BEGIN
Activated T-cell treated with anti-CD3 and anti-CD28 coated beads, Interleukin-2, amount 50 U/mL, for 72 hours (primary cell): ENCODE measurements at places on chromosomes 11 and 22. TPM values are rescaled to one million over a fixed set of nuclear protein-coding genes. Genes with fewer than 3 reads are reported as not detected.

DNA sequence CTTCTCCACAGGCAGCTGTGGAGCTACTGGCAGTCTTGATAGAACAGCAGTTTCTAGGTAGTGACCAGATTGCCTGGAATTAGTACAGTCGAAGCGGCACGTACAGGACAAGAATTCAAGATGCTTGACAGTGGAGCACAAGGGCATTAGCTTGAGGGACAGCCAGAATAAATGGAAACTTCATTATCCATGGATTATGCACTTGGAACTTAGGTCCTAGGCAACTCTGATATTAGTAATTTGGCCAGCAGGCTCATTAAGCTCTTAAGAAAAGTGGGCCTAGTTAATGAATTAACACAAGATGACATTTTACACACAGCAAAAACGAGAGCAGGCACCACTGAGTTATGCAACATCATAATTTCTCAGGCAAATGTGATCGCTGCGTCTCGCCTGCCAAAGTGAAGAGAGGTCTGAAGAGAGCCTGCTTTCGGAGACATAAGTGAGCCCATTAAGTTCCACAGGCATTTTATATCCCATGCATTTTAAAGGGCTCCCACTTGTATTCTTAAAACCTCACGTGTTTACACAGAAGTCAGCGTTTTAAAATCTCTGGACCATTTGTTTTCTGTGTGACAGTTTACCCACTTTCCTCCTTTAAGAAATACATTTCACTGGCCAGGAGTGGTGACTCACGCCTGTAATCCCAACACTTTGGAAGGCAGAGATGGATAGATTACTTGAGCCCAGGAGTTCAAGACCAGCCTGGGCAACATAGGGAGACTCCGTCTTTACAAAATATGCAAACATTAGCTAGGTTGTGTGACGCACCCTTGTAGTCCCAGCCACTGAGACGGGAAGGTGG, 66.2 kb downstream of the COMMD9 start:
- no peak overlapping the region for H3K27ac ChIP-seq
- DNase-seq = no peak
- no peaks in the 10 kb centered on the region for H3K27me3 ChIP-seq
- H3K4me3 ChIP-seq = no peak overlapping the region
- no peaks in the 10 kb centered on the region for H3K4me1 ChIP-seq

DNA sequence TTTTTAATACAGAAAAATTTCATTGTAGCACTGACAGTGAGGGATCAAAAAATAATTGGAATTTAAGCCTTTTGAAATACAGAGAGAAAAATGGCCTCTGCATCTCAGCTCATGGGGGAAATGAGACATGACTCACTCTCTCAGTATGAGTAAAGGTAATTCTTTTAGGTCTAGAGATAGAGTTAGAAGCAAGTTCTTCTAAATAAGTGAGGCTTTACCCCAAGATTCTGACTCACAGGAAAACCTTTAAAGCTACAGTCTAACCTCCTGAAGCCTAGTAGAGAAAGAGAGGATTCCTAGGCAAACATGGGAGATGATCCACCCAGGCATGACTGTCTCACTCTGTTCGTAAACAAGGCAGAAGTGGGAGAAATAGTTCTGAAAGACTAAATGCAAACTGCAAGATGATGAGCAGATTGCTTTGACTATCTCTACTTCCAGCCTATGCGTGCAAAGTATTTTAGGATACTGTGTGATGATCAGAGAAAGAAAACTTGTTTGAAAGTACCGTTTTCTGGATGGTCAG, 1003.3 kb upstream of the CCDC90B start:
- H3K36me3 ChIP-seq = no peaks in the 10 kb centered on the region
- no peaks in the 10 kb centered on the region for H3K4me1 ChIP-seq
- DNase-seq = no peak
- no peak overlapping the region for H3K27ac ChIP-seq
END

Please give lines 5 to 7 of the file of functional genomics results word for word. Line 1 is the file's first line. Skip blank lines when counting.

- no peaks in the 10 kb centered on the region for H3K27me3 ChIP-seq
- H3K4me3 ChIP-seq = no peak overlapping the region
- no peaks in the 10 kb centered on the region for H3K4me1 ChIP-seq